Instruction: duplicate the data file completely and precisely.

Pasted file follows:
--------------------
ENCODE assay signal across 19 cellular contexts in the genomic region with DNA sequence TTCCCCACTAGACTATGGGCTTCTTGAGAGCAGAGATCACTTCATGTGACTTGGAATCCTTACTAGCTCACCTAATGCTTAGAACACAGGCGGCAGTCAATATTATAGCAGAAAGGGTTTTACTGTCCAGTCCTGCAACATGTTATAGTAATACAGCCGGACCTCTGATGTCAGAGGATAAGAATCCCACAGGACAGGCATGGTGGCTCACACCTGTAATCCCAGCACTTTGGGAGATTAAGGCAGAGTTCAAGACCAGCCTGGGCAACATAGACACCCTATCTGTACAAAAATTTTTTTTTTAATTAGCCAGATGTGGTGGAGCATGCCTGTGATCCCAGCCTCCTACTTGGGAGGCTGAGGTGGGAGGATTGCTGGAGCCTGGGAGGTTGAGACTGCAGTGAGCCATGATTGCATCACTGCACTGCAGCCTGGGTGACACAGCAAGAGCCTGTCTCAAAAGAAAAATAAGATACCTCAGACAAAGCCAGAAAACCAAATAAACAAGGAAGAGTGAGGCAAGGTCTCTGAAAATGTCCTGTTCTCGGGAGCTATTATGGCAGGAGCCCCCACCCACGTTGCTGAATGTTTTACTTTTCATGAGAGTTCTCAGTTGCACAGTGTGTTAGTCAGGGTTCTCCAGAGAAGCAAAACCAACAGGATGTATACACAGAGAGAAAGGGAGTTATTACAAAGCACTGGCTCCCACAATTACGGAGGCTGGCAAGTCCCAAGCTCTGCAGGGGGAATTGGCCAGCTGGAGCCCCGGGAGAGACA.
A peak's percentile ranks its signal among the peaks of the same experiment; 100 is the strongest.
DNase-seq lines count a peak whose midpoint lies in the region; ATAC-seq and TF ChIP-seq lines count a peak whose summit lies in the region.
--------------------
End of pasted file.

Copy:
ENCODE assay signal across 19 cellular contexts in the genomic region with DNA sequence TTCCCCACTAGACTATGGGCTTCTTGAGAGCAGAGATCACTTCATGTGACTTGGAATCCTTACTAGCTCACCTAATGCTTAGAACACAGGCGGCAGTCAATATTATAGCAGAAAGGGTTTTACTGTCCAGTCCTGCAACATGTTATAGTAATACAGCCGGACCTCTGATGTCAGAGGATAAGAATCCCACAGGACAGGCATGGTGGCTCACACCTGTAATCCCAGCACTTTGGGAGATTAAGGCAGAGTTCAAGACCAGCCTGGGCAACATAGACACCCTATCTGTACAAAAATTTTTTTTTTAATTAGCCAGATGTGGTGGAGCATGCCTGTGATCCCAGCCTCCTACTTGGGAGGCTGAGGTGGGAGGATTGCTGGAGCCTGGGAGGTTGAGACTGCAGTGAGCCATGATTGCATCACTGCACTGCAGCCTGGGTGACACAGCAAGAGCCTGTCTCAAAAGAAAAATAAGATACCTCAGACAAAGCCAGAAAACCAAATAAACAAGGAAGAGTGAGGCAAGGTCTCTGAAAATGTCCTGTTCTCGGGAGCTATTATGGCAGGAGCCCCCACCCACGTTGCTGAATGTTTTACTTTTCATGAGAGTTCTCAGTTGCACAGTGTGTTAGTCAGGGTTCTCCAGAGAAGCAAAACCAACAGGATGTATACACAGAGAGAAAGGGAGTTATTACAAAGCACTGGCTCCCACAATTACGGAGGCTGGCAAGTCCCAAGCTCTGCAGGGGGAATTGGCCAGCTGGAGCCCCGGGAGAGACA.
A peak's percentile ranks its signal among the peaks of the same experiment; 100 is the strongest.
DNase-seq lines count a peak whose midpoint lies in the region; ATAC-seq and TF ChIP-seq lines count a peak whose summit lies in the region.